Methotrexate accumulates to similar levels in animals transplanted with normal versus drug-resistant transgenic marrow

Lalitha R. Belur, Debra Boelk-Galvan, Miechaleen D. Diers, R. Scott McIvor, Cheryl L. Zimmerman

Research output: Contribution to journalArticlepeer-review

8 Scopus citations


Gene transfer and expression of methotrexate (MTX)-resistant variants of dihydrofolate reductase (DHFR) in normal hematopoietic cells is a potential strategy to permit administration of larger doses of MTX by alleviating drug toxicity in normal cells and tissues that are drug sensitive. We have previously demonstrated that transplantation of marrow from transgenic mice expressing drug-resistant DHFRs conferred upon normal recipient animals resistance to MTX at levels that are usually toxic for hematopoietic and gastrointestinal (GI) tissues. One explanation for the observed protection from GI toxicity by drug-resistant marrow is that MTX could be cleared more rapidly in animals maintaining a more healthy hematopoietic system. To evaluate this possibility, we carried out MTX pharmacokinetic studies in mice that received transplanted transgenic marrow expressing either of two different DHFR variants, administering increasing doses of MTX up to 4 mg/kg/day. Animals received i.p. injection precisely every 24 h. Every 4 days, three animals from each group were sacrificed, and their plasma and intestines were assayed for MTX. Animals transplanted with transgenic Arg-22 DHFR drug-resistant marrow maintained hematocrit levels that were about 4-fold higher at 3 weeks after transplant than those of untreated animals or animals that received normal marrow cells. Animals that received normal marrow did not survive beyond 25 days and did not accumulate higher levels of MTX than animals that received a transgenic marrow transplant. Untreated animals exhibited a higher rate of survival (36 days) but again did not accumulate higher levels of MTX than the transgenic marrow recipients. When the experiment was repeated using transgenic Tyr-22 DHFR marrow, the levels of MTX in the plasma or GI tissues did not differ significantly between groups. Intestinal concentrations of MTX in both experiments were about 4-5-fold higher than those in the plasma. These results indicate that protection from MTX toxicity conferred by expression of drug-resistant DHFR activity in the marrow is not the result of a higher rate of MTX clearance from the circulation in comparison with control animals but a true resistance of hematopoietic and GI tissues to MTX. The maintenance of antifolate levels in animals protected from MTX toxicity implies that this procedure should not compromise the antitumor efficacy of MTX.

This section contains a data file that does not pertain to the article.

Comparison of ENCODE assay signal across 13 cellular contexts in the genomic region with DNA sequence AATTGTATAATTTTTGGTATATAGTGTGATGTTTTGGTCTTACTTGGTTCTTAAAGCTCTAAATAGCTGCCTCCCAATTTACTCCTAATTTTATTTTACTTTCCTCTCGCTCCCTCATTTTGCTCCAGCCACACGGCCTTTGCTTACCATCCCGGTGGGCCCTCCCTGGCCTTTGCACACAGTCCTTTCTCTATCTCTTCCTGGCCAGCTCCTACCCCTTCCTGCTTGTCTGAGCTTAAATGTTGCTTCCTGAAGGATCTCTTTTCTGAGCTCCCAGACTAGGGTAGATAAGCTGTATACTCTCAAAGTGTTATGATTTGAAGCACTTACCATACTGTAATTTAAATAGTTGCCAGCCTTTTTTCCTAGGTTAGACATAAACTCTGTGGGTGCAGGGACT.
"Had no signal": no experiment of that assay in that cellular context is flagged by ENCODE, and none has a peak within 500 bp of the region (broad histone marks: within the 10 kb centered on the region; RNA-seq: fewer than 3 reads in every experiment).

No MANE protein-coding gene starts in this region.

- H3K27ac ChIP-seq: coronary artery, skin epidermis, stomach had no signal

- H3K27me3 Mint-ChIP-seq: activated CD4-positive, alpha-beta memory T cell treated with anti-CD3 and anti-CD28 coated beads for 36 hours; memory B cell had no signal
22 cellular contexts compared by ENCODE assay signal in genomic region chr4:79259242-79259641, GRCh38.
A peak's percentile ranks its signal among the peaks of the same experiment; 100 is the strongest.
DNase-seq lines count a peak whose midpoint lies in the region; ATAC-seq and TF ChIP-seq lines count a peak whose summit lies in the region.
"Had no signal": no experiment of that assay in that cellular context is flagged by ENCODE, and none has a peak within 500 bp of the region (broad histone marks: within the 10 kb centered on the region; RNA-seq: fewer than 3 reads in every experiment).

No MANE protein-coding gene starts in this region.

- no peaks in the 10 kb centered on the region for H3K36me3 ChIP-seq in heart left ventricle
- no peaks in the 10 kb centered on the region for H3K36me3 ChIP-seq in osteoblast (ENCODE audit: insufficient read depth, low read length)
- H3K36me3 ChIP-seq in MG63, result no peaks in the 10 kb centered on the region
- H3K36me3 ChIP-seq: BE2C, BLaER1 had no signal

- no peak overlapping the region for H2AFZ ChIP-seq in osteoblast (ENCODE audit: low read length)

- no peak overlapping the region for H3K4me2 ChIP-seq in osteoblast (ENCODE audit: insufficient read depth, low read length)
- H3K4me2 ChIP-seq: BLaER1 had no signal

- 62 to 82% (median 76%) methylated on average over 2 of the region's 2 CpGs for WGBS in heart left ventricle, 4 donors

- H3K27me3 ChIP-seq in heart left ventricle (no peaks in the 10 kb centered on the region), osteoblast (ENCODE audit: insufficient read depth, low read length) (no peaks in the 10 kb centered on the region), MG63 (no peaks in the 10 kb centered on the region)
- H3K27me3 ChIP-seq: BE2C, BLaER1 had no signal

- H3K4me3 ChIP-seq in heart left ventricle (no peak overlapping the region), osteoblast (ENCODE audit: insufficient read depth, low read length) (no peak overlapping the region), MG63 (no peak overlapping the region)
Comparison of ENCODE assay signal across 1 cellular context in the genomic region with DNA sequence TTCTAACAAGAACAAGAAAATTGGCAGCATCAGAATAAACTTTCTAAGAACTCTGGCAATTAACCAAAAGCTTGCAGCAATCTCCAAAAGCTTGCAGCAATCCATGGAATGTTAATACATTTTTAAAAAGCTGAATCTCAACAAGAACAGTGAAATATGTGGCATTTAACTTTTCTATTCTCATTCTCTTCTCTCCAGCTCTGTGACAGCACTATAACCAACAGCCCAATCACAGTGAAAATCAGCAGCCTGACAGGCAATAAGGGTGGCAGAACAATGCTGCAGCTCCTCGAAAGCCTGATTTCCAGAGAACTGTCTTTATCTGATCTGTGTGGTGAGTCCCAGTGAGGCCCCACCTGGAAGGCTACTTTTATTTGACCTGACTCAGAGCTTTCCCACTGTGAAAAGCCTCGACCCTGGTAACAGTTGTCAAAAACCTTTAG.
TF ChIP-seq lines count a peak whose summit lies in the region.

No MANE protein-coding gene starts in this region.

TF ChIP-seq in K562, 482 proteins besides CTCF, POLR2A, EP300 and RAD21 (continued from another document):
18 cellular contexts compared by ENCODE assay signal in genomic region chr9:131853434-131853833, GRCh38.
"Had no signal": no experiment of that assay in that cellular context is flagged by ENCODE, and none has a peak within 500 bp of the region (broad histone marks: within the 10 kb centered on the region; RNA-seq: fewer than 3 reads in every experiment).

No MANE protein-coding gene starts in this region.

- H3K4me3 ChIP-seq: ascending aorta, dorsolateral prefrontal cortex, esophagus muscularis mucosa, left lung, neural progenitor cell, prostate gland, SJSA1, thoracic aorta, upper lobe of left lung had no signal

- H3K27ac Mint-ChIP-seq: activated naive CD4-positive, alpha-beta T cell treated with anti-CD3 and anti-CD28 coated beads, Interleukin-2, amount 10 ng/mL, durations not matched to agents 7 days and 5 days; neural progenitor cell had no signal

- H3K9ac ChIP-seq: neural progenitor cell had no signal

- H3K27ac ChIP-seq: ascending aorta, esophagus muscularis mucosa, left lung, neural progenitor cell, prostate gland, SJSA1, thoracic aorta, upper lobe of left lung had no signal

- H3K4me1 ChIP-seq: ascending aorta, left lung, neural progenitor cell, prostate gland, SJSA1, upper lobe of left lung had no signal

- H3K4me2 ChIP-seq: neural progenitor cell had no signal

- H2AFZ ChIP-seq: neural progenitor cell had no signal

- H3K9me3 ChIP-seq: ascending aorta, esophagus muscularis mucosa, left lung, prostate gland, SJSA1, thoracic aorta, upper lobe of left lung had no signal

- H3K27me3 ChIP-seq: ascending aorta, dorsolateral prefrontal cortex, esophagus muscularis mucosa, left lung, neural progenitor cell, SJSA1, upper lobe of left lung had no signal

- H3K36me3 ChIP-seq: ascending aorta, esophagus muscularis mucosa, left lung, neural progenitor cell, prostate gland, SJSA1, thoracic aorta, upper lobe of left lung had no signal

Original languageEnglish (US)
Pages (from-to)1522-1526
Number of pages5
JournalCancer Research
Issue number4
StatePublished - Feb 15 2001


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